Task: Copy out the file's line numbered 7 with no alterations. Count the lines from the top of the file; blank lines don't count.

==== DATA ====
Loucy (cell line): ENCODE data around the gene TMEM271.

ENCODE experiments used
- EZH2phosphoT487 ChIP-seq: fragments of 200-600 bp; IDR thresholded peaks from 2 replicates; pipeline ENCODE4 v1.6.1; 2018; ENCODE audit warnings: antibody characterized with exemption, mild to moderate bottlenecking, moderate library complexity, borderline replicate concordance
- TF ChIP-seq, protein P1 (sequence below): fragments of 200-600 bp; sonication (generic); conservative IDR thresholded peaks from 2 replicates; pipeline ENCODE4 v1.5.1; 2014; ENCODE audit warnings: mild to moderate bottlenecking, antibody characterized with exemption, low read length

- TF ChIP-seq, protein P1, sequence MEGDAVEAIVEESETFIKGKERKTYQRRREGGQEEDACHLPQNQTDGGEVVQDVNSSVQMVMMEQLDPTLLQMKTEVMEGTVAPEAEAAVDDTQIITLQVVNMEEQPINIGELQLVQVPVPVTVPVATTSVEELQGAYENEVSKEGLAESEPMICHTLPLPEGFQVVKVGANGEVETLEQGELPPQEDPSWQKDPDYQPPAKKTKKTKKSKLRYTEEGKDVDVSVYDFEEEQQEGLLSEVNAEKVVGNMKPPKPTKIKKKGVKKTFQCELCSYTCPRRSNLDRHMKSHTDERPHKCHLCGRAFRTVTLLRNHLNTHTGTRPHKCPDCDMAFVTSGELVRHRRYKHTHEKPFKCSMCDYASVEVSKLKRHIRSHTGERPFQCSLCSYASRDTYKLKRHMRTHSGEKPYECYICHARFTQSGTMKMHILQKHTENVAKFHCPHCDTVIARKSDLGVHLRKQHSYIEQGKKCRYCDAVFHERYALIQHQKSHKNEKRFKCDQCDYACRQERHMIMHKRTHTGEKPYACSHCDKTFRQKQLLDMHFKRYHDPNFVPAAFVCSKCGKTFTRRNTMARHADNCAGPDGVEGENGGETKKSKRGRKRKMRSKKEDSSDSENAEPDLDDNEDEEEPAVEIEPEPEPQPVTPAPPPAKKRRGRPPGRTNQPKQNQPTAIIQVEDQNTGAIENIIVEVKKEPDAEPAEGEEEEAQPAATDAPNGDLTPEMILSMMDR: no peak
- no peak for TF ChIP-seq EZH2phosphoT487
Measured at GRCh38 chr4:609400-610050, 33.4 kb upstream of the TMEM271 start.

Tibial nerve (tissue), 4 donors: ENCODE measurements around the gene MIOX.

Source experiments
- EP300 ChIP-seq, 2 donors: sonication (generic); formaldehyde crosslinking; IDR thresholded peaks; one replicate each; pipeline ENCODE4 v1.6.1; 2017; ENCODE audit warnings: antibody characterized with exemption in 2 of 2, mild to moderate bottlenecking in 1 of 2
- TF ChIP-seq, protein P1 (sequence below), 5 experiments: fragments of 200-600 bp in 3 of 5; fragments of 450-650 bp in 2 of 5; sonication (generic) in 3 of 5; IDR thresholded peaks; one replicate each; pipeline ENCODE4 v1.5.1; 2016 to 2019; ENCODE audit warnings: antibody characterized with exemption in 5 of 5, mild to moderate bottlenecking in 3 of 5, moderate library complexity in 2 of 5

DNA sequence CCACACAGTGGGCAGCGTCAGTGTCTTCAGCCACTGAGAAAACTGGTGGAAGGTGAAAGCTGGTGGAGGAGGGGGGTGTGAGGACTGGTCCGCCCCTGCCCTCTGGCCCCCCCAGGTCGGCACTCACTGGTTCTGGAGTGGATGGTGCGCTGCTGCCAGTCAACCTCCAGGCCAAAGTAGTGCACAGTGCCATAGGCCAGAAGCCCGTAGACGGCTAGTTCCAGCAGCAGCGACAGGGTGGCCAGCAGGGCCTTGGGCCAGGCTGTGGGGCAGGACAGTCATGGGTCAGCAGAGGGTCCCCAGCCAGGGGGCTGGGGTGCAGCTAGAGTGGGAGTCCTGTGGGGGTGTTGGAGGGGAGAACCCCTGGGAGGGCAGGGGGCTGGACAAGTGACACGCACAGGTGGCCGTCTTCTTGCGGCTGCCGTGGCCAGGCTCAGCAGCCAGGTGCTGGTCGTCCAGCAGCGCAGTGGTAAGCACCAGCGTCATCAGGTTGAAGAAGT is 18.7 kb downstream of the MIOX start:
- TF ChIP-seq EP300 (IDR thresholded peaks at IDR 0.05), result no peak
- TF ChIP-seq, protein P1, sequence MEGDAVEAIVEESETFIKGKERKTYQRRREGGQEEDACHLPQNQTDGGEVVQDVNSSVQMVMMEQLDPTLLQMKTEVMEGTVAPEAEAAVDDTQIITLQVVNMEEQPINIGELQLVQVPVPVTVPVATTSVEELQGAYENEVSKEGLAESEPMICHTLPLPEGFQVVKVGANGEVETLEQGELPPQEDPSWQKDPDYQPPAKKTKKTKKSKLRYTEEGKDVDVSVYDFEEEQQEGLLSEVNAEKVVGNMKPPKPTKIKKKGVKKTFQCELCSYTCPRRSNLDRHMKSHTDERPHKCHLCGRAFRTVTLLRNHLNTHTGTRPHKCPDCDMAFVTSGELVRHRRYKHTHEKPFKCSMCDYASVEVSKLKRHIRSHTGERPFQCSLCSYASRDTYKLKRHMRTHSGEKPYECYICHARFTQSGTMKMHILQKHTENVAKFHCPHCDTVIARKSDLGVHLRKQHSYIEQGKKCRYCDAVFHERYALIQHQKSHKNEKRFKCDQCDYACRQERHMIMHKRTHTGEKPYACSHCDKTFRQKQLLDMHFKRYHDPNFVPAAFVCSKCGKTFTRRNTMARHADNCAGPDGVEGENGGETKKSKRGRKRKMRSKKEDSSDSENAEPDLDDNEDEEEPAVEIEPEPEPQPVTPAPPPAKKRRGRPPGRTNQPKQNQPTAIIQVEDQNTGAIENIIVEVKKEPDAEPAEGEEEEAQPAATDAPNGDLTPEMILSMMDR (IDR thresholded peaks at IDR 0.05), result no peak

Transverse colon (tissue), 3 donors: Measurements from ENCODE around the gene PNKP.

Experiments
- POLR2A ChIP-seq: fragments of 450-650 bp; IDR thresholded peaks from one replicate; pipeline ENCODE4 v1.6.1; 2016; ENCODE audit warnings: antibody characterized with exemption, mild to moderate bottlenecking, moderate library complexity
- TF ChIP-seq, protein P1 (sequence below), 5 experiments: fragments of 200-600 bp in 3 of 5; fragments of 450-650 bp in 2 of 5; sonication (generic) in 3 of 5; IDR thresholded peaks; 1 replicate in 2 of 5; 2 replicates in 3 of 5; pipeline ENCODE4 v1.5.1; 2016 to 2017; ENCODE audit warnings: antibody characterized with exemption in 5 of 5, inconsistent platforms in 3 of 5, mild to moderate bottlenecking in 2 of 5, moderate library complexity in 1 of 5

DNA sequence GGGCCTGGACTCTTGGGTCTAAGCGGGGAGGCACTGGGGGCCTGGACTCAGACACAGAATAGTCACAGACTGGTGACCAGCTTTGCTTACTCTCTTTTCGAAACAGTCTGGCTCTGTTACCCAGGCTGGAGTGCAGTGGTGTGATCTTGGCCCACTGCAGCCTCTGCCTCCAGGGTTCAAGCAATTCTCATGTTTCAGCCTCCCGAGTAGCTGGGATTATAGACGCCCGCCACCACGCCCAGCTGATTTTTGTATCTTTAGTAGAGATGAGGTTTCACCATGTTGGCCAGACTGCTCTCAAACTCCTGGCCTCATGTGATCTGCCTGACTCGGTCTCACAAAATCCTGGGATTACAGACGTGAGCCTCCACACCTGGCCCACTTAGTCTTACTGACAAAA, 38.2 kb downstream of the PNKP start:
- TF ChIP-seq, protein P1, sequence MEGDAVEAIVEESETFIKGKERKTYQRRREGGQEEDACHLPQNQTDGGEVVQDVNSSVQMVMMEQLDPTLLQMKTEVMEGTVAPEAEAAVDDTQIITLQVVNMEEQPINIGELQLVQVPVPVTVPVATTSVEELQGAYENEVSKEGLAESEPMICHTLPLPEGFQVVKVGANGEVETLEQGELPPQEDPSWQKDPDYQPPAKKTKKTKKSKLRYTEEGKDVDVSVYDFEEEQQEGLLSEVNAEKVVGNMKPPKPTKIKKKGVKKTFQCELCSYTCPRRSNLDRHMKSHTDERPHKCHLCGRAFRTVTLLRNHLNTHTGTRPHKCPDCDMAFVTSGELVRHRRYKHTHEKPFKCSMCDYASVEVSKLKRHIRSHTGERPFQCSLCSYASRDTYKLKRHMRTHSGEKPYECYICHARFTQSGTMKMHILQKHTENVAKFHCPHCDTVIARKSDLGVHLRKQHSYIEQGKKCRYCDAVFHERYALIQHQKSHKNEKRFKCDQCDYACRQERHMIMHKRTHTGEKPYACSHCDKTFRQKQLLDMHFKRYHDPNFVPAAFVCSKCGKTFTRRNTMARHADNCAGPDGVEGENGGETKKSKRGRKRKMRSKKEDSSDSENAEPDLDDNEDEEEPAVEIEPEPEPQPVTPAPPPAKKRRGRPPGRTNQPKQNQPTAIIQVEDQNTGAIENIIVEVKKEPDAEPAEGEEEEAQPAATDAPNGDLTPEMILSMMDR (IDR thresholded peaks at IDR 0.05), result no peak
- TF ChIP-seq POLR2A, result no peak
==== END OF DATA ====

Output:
Measured at GRCh38 chr4:609400-610050, 33.4 kb upstream of the TMEM271 start.